Vinculin network–mediated cytoskeletal remodeling regulates contractile function in the aging heart

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Science Translational Medicine  17 Jun 2015:
Vol. 7, Issue 292, pp. 292ra99
DOI: 10.1126/scitranslmed.aaa5843


The human heart is capable of functioning for decades despite minimal cell turnover or regeneration, suggesting that molecular alterations help sustain heart function with age. However, identification of compensatory remodeling events in the aging heart remains elusive. We present the cardiac proteomes of young and old rhesus monkeys and rats, from which we show that certain age-associated remodeling events within the cardiomyocyte cytoskeleton are highly conserved and beneficial rather than deleterious. Targeted transcriptomic analysis in Drosophila confirmed conservation and implicated vinculin as a unique molecular regulator of cardiac function during aging. Cardiac-restricted vinculin overexpression reinforced the cortical cytoskeleton and enhanced myofilament organization, leading to improved contractility and hemodynamic stress tolerance in healthy and myosin-deficient fly hearts. Moreover, cardiac-specific vinculin overexpression increased median life span by more than 150% in flies. A broad array of potential therapeutic targets and regulators of age-associated modifications, specifically for vinculin, are presented. These findings suggest that the heart has molecular mechanisms to sustain performance and promote longevity, which may be assisted by therapeutic intervention to ameliorate the decline of function in aging patient hearts.


The average age worldwide is projected to increase markedly in the coming decades. Advanced age is a primary risk factor for cardiac dysfunction and subsequent morbidity and mortality (1). Treating age-related heart failure (HF) is complicated due to its heterogeneous etiologies. A multitude of remodeling events associated with cardiac aging are thought to impair myocardial performance (1, 2). Remodeling fundamentally begins with molecular changes, such as altered cell growth regulation (3) and protein expression (4). Because cardiomyocyte renewal in the heart is limited (5), functional maintenance may depend on molecular remodeling over time- or age-related compensatory responses to minimize damage. Identifying compensatory aging events is difficult because of diverse aging processes within and between organisms and an abundance of maladaptive events. However, integrated approaches that identify conserved hallmarks of cardiac aging and verify their positive or negative functional consequences can assist in distinguishing therapeutic targets for treating age-related HF or improving outcomes during aging.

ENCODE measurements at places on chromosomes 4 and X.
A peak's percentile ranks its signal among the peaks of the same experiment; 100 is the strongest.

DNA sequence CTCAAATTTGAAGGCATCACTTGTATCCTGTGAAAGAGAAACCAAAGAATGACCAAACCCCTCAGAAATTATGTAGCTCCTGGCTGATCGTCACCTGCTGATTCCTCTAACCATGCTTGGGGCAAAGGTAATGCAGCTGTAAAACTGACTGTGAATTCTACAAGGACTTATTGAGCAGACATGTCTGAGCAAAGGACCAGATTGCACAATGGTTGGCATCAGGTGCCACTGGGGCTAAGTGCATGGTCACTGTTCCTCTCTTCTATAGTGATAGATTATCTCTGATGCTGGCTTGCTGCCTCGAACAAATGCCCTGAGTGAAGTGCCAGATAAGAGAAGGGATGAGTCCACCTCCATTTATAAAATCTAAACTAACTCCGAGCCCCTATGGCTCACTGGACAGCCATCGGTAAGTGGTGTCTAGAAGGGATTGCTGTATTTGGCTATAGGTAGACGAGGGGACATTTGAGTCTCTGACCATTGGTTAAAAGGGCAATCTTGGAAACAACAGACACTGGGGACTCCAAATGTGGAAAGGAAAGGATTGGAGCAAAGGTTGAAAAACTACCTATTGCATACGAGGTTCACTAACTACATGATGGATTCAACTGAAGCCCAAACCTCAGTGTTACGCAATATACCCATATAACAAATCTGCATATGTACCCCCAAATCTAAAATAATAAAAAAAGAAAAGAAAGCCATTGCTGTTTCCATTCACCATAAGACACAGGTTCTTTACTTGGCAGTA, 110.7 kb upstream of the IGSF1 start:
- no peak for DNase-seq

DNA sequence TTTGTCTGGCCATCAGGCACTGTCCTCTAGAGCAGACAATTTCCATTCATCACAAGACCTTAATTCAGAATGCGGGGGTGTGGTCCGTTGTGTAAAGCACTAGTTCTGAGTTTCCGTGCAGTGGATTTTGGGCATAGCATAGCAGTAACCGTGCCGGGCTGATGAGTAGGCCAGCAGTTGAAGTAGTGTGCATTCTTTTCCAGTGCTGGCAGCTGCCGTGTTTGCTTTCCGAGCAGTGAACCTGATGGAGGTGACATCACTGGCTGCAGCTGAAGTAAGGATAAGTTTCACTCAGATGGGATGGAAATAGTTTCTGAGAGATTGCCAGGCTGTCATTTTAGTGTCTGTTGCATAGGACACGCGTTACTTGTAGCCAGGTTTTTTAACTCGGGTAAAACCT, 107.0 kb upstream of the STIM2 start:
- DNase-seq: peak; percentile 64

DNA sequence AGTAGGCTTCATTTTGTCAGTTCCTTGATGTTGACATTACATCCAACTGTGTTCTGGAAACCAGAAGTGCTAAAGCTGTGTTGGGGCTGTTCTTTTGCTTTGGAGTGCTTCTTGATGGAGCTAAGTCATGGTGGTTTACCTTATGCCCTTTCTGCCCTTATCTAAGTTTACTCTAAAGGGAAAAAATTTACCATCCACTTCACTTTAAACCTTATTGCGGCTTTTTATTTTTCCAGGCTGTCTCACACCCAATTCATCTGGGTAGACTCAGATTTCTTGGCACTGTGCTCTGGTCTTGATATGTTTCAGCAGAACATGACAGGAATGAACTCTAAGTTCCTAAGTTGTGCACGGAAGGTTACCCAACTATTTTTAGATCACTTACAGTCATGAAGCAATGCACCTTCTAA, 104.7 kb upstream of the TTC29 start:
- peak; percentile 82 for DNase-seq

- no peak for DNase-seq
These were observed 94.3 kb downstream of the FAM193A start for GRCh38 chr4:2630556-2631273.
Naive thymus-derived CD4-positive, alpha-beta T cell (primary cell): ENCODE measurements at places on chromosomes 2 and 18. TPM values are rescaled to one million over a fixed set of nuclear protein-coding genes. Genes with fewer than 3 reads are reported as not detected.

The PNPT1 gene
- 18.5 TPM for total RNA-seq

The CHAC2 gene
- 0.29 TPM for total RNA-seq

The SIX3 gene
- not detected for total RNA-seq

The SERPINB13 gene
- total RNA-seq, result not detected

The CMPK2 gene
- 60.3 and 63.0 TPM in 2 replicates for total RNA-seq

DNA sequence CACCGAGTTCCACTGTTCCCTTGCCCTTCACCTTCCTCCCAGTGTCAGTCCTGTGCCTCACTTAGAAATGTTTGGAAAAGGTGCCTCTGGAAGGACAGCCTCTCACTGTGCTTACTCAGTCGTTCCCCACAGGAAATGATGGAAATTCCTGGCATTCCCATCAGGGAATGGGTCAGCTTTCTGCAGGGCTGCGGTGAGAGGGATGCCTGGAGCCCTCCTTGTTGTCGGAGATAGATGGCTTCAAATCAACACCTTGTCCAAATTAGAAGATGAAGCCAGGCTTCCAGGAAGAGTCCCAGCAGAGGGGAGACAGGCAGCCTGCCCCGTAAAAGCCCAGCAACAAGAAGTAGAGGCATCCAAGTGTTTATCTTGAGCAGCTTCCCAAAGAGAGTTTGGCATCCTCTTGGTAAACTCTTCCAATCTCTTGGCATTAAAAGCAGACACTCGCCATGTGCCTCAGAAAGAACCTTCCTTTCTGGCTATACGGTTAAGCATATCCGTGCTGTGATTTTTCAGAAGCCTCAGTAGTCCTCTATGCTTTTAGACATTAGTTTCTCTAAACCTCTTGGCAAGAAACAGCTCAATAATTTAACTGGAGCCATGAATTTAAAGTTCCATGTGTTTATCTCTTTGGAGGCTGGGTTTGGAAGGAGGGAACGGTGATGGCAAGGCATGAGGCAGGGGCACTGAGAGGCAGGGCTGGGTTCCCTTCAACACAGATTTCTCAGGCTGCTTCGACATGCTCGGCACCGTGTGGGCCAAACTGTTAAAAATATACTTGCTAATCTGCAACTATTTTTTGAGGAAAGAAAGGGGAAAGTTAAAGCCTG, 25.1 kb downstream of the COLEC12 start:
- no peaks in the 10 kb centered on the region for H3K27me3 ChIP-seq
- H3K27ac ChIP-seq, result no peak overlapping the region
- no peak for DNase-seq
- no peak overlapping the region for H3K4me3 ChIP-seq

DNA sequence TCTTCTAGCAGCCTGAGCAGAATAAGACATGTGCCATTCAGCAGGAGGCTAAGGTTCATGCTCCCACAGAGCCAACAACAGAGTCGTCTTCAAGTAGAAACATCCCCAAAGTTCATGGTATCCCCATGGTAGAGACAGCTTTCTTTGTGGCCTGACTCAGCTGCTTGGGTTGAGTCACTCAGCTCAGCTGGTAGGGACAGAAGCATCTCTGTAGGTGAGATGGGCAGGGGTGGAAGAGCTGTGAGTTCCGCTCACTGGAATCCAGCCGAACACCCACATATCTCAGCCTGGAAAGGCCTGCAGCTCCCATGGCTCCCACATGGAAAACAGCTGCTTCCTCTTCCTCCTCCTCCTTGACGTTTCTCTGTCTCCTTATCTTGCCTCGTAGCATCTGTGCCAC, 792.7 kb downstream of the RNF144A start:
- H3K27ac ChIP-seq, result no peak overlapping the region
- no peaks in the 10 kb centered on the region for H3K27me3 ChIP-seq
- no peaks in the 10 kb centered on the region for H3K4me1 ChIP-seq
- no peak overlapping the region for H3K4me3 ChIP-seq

The cortical cytoskeleton in cardiomyocytes couples sarcomeres to the membrane at cell-matrix (costameric) and cell-cell junctions [intercalated disc (ID)], translates sarcomeric contraction into cell shortening, and undergoes remodeling in aging patients (6, 7) and during HF (8, 9). Aging may therefore affect mechanotransduction, the signaling induced by changing physical forces, through cytoskeletal proteins. Vinculin, for example, is force-sensitive (10), regulates cell shape (11) and intracellular signaling (12, 13), and is overexpressed in aging patient myocardium (7). Mechanical loading of cardiomyocytes results in reinforcement of cell junctions (11, 14, 15) and increased vinculin-mediated cross-linking of transmembrane proteins to the cortical actin superstructure (15, 16). Conversely, mechanical unloading via left ventricular (LV) assist devices can restore baseline vinculin and cytoskeletal gene expression in HF patients (8, 9), and, moreover, vinculin mutation alone can result in HF (17). These data suggest relationships between the cytoskeleton, ventricular contractility, and ventricular load. Therefore, we hypothesized that vinculin may additionally influence cardiac performance with age. However, conservation of vinculin overexpression in aging model systems and its structural and functional consequences have never been investigated. Therefore, we examined these with complementary techniques in multiple aging systems of varying complexity.

We assessed conservation of known human aging hallmarks and identified novel molecular alterations by analyzing the LV proteomes of adult and aged simians (Macacca mulatta) and rats (Rattus norvegicus) using mass spectrometry (MS). Subsequent investigations suggested that the vinculin network has a central, conserved role in cardiac aging. Using Drosophila melanogaster, a rapidly aging and genetically tractable model system, we observed that cardiac vinculin overexpression induced extensive cytoskeletal and cellular remodeling and correlated with enhanced cardiac contractility and life span extension. In contrast to a perception that remodeling is predominantly maladaptive, these data strongly suggest a beneficial role for vinculin overexpression in the aging heart. We demonstrate vinculin-mediated cytoskeletal remodeling as a compensatory mechanism in which tensional homeostasis is altered to preserve cardiac function during aging. Vinculin network proteins may thus serve as potent therapeutic targets for improving HF patient outcome.